The Presentation of the Lord pulls many favorite mementos from the Catholic cupboard: candles, blessings, Christmas and church. The origins of the feast lie in ancient Jewish custom. On the 40th day after childbirth, parents brought the infant to the temple to present him/her to the Lord and to purify the mother. St. Luke tells us that Joseph and Mary sacrificed two birds for the occasion after the birth of Jesus. Count up 40 days after Christmas and you’ll come to February 2.

Until the 1960s, we used to call this day “The Purification of Mary.” The title changed for several reasons. We no longer believe that women who give birth need purification, and the true significance of the feast concerns Jesus coming to the Temple. He is the Promised One, whose light will shine, beaming rays of hope to all the world. Also on the old calendar, this feast closed the Christmas season. Now we end the Christmas season with the Baptism of the Lord. So, even though the date for the Presentation still depends on Christmas, it has become a feast of ordinary time. Since it is a feast of the Lord, it takes precedence even when it falls on Sunday. The Church has a tradition of blessing candles on this day. On the day following this feast, our calendar permits the option of commemorating St. Blase, a bishop and martyr of the early church. Legend has it that he once freed a child from choking, and while imprisoned under persecution he received light from friends who visited his cell with candles.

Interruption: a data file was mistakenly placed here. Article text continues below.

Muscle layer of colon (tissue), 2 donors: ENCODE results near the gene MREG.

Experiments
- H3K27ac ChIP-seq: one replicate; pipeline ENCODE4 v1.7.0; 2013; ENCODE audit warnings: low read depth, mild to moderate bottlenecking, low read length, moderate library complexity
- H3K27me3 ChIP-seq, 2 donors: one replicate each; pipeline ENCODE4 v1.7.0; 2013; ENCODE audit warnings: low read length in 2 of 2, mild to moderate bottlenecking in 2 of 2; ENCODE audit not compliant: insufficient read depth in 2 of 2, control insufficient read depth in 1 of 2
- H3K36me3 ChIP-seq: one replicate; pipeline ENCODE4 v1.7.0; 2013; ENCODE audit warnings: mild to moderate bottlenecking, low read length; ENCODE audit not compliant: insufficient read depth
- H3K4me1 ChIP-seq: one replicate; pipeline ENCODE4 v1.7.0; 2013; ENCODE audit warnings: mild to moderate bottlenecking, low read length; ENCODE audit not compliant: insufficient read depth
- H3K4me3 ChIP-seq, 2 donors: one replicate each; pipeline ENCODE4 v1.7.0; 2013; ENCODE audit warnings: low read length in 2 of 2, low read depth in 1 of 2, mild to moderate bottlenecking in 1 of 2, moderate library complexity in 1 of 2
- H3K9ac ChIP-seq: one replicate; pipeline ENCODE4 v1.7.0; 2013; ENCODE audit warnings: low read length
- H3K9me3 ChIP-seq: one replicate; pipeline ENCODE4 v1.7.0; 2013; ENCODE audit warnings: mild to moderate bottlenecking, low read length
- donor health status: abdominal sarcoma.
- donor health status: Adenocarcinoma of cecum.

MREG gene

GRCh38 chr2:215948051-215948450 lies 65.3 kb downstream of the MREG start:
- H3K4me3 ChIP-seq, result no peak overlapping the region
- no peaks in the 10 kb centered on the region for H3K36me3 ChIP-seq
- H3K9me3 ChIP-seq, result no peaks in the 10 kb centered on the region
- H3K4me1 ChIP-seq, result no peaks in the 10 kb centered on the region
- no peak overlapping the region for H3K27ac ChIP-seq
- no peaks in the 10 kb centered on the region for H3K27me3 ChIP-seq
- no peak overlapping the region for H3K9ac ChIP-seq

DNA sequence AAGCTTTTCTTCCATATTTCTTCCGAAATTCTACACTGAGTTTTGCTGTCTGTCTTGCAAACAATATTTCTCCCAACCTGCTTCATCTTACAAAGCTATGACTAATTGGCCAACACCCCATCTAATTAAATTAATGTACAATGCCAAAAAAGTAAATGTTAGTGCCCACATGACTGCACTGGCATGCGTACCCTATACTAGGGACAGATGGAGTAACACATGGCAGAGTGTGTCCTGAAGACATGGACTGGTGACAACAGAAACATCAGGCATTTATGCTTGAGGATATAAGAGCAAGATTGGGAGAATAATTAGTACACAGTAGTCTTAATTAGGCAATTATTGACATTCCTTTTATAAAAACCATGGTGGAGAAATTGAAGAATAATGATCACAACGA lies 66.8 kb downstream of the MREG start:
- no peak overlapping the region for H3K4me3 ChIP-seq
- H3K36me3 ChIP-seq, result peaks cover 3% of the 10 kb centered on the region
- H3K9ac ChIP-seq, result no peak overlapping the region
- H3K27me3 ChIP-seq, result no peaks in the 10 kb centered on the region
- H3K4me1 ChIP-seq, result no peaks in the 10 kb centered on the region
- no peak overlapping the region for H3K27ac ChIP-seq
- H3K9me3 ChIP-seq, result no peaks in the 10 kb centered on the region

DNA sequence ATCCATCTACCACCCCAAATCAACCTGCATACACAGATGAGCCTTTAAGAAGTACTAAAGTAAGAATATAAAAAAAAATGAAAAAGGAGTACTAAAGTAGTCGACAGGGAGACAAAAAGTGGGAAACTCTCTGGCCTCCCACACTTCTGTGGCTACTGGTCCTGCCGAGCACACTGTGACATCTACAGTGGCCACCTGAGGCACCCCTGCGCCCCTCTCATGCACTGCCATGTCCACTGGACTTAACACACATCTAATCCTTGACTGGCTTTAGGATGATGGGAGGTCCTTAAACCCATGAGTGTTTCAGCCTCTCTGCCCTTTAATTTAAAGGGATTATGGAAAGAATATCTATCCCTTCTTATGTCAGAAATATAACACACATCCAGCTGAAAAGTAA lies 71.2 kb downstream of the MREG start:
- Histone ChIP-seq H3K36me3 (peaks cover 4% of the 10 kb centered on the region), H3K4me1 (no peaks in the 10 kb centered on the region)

Our church still uses candles from the Presentation of the Lord in the blessing of the faithful’s throats on St. Blase’s Day. Blessed candles in our churches and homes signify the living presence of Christ in our community. With Christ as our light we warm a lost and wintry world.

-Paul Turner


Click here to read the account of Jesus’ Presentation in the Temple from the Gospel of St. Luke.